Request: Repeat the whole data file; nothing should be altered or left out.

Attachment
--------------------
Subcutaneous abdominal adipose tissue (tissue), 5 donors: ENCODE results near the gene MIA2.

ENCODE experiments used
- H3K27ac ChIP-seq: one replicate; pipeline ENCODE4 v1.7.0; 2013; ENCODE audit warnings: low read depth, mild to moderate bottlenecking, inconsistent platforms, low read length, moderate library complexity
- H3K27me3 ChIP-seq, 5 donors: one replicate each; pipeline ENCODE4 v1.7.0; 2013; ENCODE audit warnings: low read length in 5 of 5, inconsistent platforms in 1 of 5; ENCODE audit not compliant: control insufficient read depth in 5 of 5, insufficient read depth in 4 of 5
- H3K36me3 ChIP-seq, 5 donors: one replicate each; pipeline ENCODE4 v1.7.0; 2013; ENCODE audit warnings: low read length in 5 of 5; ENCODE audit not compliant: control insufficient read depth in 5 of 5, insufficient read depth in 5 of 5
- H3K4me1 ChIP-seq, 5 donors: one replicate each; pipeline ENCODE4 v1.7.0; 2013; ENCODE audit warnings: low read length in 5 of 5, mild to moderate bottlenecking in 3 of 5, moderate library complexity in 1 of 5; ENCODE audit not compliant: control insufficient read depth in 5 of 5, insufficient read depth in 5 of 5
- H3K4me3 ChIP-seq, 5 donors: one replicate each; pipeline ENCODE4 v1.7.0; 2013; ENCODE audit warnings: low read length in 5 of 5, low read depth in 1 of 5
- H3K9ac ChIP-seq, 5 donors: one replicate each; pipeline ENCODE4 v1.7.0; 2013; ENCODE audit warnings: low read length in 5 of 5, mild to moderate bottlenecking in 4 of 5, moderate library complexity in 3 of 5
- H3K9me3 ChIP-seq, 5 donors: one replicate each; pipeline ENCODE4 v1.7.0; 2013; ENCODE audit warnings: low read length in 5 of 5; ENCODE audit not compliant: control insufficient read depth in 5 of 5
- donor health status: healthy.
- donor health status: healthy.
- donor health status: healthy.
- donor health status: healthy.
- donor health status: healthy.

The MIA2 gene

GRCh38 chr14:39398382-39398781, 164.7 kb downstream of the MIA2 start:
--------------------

Subcutaneous abdominal adipose tissue (tissue), 5 donors: ENCODE results near the gene MIA2.

ENCODE experiments used
- H3K27ac ChIP-seq: one replicate; pipeline ENCODE4 v1.7.0; 2013; ENCODE audit warnings: low read depth, mild to moderate bottlenecking, inconsistent platforms, low read length, moderate library complexity
- H3K27me3 ChIP-seq, 5 donors: one replicate each; pipeline ENCODE4 v1.7.0; 2013; ENCODE audit warnings: low read length in 5 of 5, inconsistent platforms in 1 of 5; ENCODE audit not compliant: control insufficient read depth in 5 of 5, insufficient read depth in 4 of 5
- H3K36me3 ChIP-seq, 5 donors: one replicate each; pipeline ENCODE4 v1.7.0; 2013; ENCODE audit warnings: low read length in 5 of 5; ENCODE audit not compliant: control insufficient read depth in 5 of 5, insufficient read depth in 5 of 5
- H3K4me1 ChIP-seq, 5 donors: one replicate each; pipeline ENCODE4 v1.7.0; 2013; ENCODE audit warnings: low read length in 5 of 5, mild to moderate bottlenecking in 3 of 5, moderate library complexity in 1 of 5; ENCODE audit not compliant: control insufficient read depth in 5 of 5, insufficient read depth in 5 of 5
- H3K4me3 ChIP-seq, 5 donors: one replicate each; pipeline ENCODE4 v1.7.0; 2013; ENCODE audit warnings: low read length in 5 of 5, low read depth in 1 of 5
- H3K9ac ChIP-seq, 5 donors: one replicate each; pipeline ENCODE4 v1.7.0; 2013; ENCODE audit warnings: low read length in 5 of 5, mild to moderate bottlenecking in 4 of 5, moderate library complexity in 3 of 5
- H3K9me3 ChIP-seq, 5 donors: one replicate each; pipeline ENCODE4 v1.7.0; 2013; ENCODE audit warnings: low read length in 5 of 5; ENCODE audit not compliant: control insufficient read depth in 5 of 5
- donor health status: healthy.
- donor health status: healthy.
- donor health status: healthy.
- donor health status: healthy.
- donor health status: healthy.

The MIA2 gene

GRCh38 chr14:39398382-39398781, 164.7 kb downstream of the MIA2 start: